Not that my aim is to work in this kind of job forever, but it's always nice to be noticed. Now I just need to get the same notice in my other parallel existence.

My time at the Daily Mail turned out to be exciting, and they are having me back to cover the lady who was showing me the ropes for her holidays in a few weeks time. Time to prove I am indeed a star in the office as well as the banquet hall me thinks. Now, I know that I should be paid for this, at least a temp wage, but I'm just not positive whether they will 100% be sorting this out. Definitely need to email her towards the end of the week (so I'm at the top of her mountain of emails when she returns) to make sure I will get at least something. As far as I'm aware, people don't work for free in this country. Oh, except we do.

When I say the Mail was exciting I mean two events stuck out for me. Firstly, upon calling Paul Smith's PR company to inquire as to whether they might email me a high res image of a cream jug (I know what you're thinking...how exciting!), I got the curt response of "Did you say you're from the Daily Mail?" Errrm, yes. "Oh, we don't actually deal with the Daily Mail any more, we don't feel they represent our image". Oh dear. Paul Smith really does not like the Mail.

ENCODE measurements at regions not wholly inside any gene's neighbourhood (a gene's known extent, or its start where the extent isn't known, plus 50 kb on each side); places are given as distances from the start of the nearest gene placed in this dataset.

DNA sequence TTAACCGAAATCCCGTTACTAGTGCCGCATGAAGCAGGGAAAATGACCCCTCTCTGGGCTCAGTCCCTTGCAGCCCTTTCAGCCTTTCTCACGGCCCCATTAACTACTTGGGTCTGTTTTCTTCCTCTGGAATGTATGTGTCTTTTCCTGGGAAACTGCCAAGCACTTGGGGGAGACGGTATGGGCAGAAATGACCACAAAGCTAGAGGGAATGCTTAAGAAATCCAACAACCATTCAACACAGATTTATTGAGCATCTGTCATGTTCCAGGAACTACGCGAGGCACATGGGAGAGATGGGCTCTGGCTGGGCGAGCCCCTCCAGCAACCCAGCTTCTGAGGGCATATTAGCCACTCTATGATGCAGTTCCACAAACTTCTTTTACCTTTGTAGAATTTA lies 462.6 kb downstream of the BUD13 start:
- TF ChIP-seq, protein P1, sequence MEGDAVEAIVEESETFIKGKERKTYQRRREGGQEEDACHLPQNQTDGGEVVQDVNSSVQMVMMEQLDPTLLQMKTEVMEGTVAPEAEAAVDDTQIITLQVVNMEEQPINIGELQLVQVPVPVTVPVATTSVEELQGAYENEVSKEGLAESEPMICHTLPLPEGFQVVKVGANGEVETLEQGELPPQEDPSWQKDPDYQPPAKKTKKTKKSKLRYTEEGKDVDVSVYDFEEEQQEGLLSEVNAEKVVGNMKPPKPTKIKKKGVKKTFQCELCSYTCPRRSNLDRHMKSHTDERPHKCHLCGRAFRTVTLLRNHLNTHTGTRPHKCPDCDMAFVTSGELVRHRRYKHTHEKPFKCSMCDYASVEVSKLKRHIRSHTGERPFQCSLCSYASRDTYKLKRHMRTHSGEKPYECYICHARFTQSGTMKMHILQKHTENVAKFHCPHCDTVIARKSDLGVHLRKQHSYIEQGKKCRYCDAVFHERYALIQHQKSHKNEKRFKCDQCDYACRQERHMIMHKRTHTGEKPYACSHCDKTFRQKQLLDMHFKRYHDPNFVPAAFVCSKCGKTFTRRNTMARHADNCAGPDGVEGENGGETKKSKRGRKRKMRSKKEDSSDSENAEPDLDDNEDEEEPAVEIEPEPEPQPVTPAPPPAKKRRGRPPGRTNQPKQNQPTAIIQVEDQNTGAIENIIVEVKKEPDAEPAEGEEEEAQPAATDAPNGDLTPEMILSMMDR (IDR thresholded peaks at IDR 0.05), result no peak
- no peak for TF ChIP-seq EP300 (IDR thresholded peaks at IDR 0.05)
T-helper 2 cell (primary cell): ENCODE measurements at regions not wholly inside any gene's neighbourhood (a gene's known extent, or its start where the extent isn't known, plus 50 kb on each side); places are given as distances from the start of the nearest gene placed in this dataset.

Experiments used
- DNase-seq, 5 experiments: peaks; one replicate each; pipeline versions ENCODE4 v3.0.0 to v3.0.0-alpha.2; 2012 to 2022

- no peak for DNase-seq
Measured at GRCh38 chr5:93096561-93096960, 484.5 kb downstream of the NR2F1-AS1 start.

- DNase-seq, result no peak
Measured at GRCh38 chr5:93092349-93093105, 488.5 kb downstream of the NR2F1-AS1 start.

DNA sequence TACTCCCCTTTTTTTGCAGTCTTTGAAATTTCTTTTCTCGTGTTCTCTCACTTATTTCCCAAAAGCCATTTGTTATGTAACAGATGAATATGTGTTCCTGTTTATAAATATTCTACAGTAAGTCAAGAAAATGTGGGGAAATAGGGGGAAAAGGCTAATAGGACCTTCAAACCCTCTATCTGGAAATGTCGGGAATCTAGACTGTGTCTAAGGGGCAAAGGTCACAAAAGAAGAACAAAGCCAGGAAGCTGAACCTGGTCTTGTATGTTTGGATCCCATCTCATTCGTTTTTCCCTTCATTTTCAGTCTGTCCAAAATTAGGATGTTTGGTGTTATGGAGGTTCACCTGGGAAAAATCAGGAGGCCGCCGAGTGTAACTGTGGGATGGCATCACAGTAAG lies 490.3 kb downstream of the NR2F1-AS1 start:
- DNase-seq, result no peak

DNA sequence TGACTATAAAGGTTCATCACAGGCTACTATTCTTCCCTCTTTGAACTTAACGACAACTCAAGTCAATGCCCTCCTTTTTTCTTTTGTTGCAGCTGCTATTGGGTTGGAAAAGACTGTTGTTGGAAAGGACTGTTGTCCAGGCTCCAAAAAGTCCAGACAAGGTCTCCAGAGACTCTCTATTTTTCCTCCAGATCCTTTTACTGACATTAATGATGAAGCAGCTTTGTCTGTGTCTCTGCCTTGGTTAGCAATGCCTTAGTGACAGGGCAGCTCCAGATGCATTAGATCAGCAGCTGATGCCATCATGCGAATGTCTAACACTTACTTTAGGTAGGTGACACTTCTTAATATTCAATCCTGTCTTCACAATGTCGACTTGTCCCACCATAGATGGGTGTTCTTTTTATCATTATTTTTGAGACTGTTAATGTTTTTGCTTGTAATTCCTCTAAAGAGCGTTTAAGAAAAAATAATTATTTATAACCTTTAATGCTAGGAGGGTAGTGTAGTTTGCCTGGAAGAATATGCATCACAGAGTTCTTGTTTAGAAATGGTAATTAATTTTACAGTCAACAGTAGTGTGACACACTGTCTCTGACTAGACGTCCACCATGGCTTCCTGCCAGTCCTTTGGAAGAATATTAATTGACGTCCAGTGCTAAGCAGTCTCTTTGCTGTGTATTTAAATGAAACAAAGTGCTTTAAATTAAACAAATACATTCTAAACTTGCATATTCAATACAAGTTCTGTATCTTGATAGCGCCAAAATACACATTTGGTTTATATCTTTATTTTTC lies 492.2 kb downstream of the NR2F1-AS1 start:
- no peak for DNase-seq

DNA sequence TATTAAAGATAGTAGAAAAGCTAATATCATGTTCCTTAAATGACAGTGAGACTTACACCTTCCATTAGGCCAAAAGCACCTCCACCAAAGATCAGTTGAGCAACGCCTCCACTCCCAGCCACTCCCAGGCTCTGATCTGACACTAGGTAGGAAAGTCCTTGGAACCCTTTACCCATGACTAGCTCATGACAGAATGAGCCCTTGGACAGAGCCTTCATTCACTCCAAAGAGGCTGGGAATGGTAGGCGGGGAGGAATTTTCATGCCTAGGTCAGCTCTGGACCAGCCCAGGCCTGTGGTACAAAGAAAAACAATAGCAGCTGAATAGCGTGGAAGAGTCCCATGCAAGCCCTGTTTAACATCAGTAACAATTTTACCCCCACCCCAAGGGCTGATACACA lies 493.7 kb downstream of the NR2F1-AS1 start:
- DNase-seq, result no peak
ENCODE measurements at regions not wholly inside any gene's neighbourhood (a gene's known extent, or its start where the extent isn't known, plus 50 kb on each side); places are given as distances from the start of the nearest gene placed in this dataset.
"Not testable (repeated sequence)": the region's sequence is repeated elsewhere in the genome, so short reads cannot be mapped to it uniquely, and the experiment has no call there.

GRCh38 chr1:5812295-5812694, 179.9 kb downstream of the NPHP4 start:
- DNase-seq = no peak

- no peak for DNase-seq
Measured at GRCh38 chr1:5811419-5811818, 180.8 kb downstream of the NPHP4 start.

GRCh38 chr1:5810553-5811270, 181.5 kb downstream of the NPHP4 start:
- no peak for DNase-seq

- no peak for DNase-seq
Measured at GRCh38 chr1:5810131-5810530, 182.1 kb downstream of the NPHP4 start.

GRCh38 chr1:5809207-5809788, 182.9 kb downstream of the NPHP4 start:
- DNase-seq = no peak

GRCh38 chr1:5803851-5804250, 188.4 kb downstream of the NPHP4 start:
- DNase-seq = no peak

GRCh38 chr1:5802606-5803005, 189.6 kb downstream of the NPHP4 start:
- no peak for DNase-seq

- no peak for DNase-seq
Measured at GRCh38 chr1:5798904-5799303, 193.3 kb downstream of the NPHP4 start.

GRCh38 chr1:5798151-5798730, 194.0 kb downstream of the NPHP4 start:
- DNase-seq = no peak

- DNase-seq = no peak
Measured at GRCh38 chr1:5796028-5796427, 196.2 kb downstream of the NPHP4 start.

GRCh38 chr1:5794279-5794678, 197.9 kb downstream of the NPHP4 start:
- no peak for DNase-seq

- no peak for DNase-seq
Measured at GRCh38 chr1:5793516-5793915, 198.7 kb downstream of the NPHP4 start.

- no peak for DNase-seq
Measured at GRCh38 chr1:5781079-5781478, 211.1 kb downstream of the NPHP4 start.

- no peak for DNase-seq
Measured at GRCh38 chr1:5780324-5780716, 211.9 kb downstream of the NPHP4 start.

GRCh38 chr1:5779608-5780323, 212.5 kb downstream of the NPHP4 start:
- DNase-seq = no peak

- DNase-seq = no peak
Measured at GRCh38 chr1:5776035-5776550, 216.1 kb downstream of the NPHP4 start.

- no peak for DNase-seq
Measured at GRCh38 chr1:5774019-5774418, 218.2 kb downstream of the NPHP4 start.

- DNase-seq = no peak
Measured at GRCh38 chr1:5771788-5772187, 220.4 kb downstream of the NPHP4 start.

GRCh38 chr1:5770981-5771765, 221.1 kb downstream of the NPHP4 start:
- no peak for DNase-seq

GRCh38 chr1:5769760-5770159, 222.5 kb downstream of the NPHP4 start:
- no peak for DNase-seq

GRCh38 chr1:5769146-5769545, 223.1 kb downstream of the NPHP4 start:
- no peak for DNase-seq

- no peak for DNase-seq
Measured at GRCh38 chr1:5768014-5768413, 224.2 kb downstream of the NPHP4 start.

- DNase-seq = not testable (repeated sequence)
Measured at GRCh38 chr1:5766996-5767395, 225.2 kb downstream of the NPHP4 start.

Secondly, a group of angry protesters, mostly about my age stormed into the main courtyard, somehow managing to get past the burly security guard and the electronic doors. There was not a single person in the building who wasn't up from their desk and peering down from every floor to see what all the racket was. Unfortunately for the protesters, no one could actually hear or see what they were protesting about. After a bit of a scuffle with the security (or what looked like all two of them anyway), the police arrived and escorted them out. Turns out they were Syrians protesting about the media's silence on the plight of the Kurdish people. Funny how the mood of the office improved ten fold after this little disturbance. I hope the newsroom took note of their issues.

10 October 2011

Parallel Universes

It appears that my graduate limbo has split into two parallel universes, both of which I simultaneously inhabit and neither of which are alike in any way. Universe number one consists of me generally running round with a heavy tray (which has already increased the size of my biceps), polishing plates and glasses in a steamy kitchen and smiling graciously at very very drunk middle-aged men who insist on breathing their Veuve-Cliquot champagne breath right up my nose. While this job is earning me a wage, it is so minimal it might as well be a minus wage. For my shift at Claridges (one day I will walk through the FRONT door!) I had to buy a pencil skirt, tie, shirt and heeled shoes. They may well have been from Matalan but they also accumulated to £30, almost the exact amount I earned for the five hour shift.